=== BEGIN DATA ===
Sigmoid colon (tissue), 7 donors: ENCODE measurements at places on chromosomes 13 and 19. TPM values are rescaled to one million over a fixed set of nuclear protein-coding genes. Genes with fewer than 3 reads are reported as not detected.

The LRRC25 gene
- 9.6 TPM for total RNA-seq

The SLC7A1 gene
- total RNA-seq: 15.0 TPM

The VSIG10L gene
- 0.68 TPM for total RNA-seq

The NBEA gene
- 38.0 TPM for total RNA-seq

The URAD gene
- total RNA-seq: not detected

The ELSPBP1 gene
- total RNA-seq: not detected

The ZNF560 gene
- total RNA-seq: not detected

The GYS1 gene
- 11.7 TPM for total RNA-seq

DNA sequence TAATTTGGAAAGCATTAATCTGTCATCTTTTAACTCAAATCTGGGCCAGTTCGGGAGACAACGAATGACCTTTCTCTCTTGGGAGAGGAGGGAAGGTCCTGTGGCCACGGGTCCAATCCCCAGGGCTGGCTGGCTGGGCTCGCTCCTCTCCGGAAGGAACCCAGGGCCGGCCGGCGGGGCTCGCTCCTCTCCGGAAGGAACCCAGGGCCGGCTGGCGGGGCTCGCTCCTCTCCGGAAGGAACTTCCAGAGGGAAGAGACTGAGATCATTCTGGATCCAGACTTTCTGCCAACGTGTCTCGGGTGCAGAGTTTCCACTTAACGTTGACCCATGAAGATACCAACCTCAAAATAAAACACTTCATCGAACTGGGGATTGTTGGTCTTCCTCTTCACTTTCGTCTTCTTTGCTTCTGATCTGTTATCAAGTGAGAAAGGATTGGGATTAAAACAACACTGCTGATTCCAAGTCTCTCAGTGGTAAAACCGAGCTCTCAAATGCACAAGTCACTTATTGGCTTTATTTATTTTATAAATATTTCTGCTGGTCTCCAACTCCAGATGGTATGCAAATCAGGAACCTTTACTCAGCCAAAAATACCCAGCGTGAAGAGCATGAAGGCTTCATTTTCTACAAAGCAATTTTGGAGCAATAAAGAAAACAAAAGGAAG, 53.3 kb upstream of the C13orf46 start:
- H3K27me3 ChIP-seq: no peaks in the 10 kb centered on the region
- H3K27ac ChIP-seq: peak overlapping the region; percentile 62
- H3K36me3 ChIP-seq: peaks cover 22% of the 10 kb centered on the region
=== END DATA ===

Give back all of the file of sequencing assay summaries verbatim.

Sigmoid colon (tissue), 7 donors: ENCODE measurements at places on chromosomes 13 and 19. TPM values are rescaled to one million over a fixed set of nuclear protein-coding genes. Genes with fewer than 3 reads are reported as not detected.

The LRRC25 gene
- 9.6 TPM for total RNA-seq

The SLC7A1 gene
- total RNA-seq: 15.0 TPM

The VSIG10L gene
- 0.68 TPM for total RNA-seq

The NBEA gene
- 38.0 TPM for total RNA-seq

The URAD gene
- total RNA-seq: not detected

The ELSPBP1 gene
- total RNA-seq: not detected

The ZNF560 gene
- total RNA-seq: not detected

The GYS1 gene
- 11.7 TPM for total RNA-seq

DNA sequence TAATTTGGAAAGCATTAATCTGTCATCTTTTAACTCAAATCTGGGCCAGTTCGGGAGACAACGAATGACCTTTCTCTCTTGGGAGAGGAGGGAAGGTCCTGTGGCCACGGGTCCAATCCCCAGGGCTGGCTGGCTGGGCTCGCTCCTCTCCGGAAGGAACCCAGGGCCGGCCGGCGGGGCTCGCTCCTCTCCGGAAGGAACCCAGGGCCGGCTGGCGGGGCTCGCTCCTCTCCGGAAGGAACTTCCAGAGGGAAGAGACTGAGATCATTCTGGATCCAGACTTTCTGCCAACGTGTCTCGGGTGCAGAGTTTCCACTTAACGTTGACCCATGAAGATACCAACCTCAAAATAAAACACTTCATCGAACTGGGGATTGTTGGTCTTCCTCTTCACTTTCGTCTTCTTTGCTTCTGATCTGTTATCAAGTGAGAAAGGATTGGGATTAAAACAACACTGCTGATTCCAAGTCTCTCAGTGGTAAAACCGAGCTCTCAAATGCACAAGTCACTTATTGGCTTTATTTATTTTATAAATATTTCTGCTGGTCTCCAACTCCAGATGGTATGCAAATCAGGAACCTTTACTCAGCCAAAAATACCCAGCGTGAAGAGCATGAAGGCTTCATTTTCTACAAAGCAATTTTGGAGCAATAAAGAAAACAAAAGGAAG, 53.3 kb upstream of the C13orf46 start:
- H3K27me3 ChIP-seq: no peaks in the 10 kb centered on the region
- H3K27ac ChIP-seq: peak overlapping the region; percentile 62
- H3K36me3 ChIP-seq: peaks cover 22% of the 10 kb centered on the region